In October 2013, the U.S. Department of Transportation’s Federal Motor Carrier Safety Administration (FMCSA) issued an overview of data on large truck crashes that occurred in the United States in 2011. According to the data, in 2011 alone, 3,757 people died in fatal crashes involving large trucks. Of those killed, seventeen percent were the occupants of large trucks. Furthermore, in the same year, 88,000 people suffered injury in large truck crashes. Of those injured, 26 percent were the occupants of large trucks.
By analyzing the trends seen in this data, along the parameters of vehicle factors, driver characteristics and crash dynamics, the FMCSA is educating the public and bringing attention to the need for greater safety on the road.
The FMCSA defines a large truck as one weighing greater than 10,000 pounds according to the gross vehicle weight rating (GVWR). The agency defines a passenger vehicle as one weighing 10,000 pounds GVWR or less. Passenger vehicles may include light trucks, passenger cars, sport utility vehicles (SUVs), vans and pickup trucks.
According to the agency’s data, large trucks constituted eight percent of the vehicles that were involved in fatal crashes. Large trucks also comprised two percent of the vehicles involved in injury crashes. This same type of vehicle represented three percent of vehicles involved in crashes that only involved property damage.
Of large trucks that were part of a fatal crash in 2011, 61 percent of these vehicles were large truck tractors that were pulling semi-trailers. Of large trucks that were part of a nonfatal crash in 2011, 47 percent of these vehicles were large truck tractors that were pulling semi-trailers.
Doubles, or truck tractors that pull a full trailer and a semi-trailer, constituted three percent of large trucks that were part of nonfatal and fatal collisions in 2011. Triples, or truck tractors that pull three trailers, constituted 0.1 percent of large trucks that were part of nonfatal and fatal collisions in 2011.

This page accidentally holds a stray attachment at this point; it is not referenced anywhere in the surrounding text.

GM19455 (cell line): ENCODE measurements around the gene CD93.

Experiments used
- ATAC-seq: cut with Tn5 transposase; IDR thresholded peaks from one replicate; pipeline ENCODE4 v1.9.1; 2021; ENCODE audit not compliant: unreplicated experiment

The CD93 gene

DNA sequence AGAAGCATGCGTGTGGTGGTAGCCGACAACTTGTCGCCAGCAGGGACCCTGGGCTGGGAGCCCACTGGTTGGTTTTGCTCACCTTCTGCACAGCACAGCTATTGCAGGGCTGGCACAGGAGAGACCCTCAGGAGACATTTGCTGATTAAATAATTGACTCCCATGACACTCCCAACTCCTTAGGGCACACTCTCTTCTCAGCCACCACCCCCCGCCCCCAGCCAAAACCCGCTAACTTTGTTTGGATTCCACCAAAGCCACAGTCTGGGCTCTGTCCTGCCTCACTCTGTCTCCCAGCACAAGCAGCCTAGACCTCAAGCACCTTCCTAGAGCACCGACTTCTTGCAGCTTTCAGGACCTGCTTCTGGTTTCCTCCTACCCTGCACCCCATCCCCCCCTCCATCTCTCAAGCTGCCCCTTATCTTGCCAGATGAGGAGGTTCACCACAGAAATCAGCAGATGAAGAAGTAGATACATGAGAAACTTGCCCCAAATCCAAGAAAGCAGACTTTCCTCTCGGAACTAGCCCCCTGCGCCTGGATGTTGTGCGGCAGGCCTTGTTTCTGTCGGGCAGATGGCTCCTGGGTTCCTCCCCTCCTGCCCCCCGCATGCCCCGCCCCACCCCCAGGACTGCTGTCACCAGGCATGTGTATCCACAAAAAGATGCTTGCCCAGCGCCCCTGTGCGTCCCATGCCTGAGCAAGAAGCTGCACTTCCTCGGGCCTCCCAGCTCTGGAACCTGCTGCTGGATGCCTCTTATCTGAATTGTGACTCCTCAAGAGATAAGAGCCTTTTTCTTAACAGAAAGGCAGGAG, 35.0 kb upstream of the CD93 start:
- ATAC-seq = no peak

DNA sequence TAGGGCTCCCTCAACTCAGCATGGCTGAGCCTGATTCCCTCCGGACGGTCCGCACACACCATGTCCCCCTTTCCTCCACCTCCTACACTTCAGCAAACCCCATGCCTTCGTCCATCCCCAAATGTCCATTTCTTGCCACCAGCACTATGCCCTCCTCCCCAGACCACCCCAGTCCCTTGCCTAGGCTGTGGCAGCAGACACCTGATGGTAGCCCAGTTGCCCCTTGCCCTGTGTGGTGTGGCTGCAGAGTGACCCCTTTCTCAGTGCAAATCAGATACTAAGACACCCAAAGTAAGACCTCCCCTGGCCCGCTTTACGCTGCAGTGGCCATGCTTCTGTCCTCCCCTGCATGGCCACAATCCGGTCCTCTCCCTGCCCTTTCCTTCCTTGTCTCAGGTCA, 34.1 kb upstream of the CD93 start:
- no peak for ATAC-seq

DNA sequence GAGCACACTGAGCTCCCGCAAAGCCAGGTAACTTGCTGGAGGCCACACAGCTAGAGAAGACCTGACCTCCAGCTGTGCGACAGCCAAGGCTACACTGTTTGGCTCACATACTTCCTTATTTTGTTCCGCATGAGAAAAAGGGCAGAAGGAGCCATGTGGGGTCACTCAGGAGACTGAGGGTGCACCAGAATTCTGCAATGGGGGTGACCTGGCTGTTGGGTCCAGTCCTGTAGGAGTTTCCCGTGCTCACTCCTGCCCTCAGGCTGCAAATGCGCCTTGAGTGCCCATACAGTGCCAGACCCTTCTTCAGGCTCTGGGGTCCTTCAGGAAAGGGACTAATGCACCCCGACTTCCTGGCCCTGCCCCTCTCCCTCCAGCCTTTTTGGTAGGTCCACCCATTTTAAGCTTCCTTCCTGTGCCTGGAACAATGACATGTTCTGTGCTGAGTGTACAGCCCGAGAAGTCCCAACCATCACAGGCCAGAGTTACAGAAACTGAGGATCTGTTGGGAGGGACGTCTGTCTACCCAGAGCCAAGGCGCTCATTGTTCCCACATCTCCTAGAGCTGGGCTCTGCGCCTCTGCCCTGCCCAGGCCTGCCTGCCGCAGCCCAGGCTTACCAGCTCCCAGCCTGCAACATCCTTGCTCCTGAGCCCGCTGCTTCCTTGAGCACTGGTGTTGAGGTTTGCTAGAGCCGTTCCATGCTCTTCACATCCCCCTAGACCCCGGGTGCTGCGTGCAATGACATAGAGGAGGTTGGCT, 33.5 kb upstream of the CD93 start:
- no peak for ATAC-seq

When assessing the type of cargo carried by large trucks involved in crashes in 2011, the FMCSA found that four percent of large trucks that were part of a collision resulting in a fatality were carrying hazardous materials. The agency also found that two percent of large trucks that were part of a collision resulting in a nonfatal injury were carrying hazardous materials.
The FMCSA’s data indicated five top driver-related causes for large truck crashes that resulted in fatalities. The top cause of this type of crash was speed-related. This was followed by driver inattention/distraction, driver impairment caused by factors such as illness, alcohol or fatigue, driver’s failure to stay in the correct lane, and driver’s obscurity of vision.
Alarmingly, the FMCSA’s data indicated that 2.5% of drivers of large trucks involved in fatal collisions in 2011 had blood alcohol content (BAC) of 0.01 grams per deciliter (g/dl) or more. The FMCSA is extremely strict regarding BAC levels and a large truck driver with any measurable BAC will be given an out-of-service violation by the agency.
The FMCSA specified numerous causes of fatal and nonfatal collisions involving large trucks in 2011. One of the most serious and significant factors was driving in adverse weather conditions. According to the data, twelve percent of fatal and nonfatal collisions involving large trucks reported adverse weather conditions.
Collision with a passenger vehicle was another serious and significant crash factor delineated in the data. Passenger vehicles played a role in 88 percent of large truck crashes resulting in fatalities in 2011 and in 96 percent of large truck crashes resulting in injuries in 2011.
Of those crashes that occurred between a passenger vehicle and a large truck in 2011, 364 involved fatal head-on collisions and 307 involved fatal rear-end collisions. In 26 percent of these crashes, the large truck hit the passenger vehicle in the back. In 74 percent of these crashes, the passenger vehicle hit the large truck in the back.
Other crash factors cited included rollovers, which played a role in five percent of fatal collisions and in two percent of nonfatal collisions that involved a large truck. Work zone crashes were also cited, and the data indicated that 174 large trucks were part of fatal work zone collisions in 2011 alone.
Although the number of people injured and killed in large truck crashes is tragically high, the number has decreased in the past ten years. According to the data, the number of large trucks that were involved in a fatal crash decreased by 25% from 2001 through 2011 (from 4,823 to 3,608). The number of large trucks involved in injury crashes likewise decreased from 2007 through 2011. According to the data, the number of nonfatal large truck crashes declined by 6% during this time.
See the FMCSA overview:
See the detailed FMCSA data: